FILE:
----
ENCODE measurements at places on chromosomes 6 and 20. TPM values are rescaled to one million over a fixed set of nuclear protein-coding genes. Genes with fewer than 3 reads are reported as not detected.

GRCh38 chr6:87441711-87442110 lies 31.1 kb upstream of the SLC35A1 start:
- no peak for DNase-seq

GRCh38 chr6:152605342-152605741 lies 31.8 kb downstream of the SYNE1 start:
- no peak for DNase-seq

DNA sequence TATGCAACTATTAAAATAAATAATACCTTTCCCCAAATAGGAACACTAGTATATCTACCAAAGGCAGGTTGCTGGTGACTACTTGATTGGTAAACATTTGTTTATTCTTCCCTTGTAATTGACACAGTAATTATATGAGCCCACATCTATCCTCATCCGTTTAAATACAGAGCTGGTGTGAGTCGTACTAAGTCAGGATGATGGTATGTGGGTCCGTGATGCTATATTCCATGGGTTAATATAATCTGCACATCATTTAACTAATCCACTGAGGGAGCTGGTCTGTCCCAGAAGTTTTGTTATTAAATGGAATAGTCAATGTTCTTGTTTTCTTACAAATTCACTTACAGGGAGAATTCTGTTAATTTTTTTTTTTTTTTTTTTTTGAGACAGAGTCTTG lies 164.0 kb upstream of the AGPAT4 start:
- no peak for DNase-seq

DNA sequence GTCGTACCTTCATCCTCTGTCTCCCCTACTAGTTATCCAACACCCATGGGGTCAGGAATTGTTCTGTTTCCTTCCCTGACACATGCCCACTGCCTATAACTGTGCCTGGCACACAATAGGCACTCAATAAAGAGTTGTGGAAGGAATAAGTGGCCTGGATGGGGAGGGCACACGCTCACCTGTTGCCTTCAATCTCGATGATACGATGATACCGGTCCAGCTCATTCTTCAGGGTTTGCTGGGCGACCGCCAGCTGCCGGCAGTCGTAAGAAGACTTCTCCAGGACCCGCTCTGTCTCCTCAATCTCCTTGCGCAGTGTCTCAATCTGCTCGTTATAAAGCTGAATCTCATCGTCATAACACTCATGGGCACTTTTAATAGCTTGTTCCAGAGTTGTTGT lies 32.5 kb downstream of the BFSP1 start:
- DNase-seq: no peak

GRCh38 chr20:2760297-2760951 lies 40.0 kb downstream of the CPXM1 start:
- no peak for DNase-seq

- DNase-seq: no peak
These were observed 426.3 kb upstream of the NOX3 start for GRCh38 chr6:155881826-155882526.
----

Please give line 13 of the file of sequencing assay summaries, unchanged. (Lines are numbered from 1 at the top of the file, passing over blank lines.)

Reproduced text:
These were observed 426.3 kb upstream of the NOX3 start for GRCh38 chr6:155881826-155882526.